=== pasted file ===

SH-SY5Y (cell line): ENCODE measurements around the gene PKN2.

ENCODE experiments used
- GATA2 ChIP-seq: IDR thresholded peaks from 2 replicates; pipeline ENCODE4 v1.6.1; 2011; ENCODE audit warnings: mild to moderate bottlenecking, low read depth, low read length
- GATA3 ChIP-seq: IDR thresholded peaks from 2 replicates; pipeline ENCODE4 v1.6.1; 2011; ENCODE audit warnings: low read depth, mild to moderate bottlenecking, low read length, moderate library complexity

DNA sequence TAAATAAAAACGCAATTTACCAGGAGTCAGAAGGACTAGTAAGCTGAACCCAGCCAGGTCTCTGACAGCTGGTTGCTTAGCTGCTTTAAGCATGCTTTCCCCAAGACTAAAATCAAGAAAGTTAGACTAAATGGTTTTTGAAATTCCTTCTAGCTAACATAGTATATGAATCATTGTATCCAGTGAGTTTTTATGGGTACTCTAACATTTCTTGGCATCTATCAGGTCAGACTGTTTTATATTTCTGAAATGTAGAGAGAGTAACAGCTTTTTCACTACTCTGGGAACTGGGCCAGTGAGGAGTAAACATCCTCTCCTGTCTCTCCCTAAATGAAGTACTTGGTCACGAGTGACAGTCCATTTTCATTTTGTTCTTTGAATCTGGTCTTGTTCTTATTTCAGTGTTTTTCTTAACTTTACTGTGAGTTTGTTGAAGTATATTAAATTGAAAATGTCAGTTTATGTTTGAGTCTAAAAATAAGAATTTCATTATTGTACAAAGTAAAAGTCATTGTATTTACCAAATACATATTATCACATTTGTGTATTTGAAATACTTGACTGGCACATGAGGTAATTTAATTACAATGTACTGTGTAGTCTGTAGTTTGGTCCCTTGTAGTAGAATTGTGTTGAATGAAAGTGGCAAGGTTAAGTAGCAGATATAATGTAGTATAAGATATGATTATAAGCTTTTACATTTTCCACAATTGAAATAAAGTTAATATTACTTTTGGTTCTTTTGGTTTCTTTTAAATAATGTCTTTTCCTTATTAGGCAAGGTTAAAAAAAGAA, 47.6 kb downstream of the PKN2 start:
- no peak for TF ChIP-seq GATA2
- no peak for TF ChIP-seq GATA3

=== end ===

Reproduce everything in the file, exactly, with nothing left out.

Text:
SH-SY5Y (cell line): ENCODE measurements around the gene PKN2.

ENCODE experiments used
- GATA2 ChIP-seq: IDR thresholded peaks from 2 replicates; pipeline ENCODE4 v1.6.1; 2011; ENCODE audit warnings: mild to moderate bottlenecking, low read depth, low read length
- GATA3 ChIP-seq: IDR thresholded peaks from 2 replicates; pipeline ENCODE4 v1.6.1; 2011; ENCODE audit warnings: low read depth, mild to moderate bottlenecking, low read length, moderate library complexity

DNA sequence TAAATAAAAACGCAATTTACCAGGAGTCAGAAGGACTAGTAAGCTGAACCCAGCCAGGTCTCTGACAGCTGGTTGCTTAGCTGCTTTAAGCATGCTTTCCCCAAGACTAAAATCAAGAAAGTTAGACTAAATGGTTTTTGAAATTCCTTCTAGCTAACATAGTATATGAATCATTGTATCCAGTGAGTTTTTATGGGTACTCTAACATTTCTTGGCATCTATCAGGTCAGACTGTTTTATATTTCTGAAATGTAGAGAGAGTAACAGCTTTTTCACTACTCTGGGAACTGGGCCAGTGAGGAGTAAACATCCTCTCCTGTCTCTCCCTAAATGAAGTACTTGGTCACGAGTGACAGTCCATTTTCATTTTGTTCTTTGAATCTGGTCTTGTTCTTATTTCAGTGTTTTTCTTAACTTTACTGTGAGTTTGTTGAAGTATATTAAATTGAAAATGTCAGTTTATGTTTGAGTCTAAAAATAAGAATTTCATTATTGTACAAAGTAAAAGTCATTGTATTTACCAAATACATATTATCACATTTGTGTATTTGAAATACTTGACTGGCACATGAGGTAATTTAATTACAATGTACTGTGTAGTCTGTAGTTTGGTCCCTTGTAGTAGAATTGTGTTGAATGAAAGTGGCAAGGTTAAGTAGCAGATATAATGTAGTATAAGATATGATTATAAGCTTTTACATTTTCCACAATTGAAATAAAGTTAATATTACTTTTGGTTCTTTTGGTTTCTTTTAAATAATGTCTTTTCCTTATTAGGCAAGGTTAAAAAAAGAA, 47.6 kb downstream of the PKN2 start:
- no peak for TF ChIP-seq GATA2
- no peak for TF ChIP-seq GATA3